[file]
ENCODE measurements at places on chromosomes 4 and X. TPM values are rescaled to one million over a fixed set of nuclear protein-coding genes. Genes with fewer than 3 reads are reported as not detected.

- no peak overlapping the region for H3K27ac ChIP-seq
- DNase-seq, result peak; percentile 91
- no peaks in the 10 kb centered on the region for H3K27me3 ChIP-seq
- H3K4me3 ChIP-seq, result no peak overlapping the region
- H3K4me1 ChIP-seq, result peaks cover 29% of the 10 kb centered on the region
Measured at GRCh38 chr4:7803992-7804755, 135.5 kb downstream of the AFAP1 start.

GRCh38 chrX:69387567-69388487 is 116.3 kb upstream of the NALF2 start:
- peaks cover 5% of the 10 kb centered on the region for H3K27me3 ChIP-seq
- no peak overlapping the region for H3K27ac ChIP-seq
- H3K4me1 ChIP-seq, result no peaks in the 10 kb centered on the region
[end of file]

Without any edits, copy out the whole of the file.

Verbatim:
ENCODE measurements at places on chromosomes 4 and X. TPM values are rescaled to one million over a fixed set of nuclear protein-coding genes. Genes with fewer than 3 reads are reported as not detected.

- no peak overlapping the region for H3K27ac ChIP-seq
- DNase-seq, result peak; percentile 91
- no peaks in the 10 kb centered on the region for H3K27me3 ChIP-seq
- H3K4me3 ChIP-seq, result no peak overlapping the region
- H3K4me1 ChIP-seq, result peaks cover 29% of the 10 kb centered on the region
Measured at GRCh38 chr4:7803992-7804755, 135.5 kb downstream of the AFAP1 start.

GRCh38 chrX:69387567-69388487 is 116.3 kb upstream of the NALF2 start:
- peaks cover 5% of the 10 kb centered on the region for H3K27me3 ChIP-seq
- no peak overlapping the region for H3K27ac ChIP-seq
- H3K4me1 ChIP-seq, result no peaks in the 10 kb centered on the region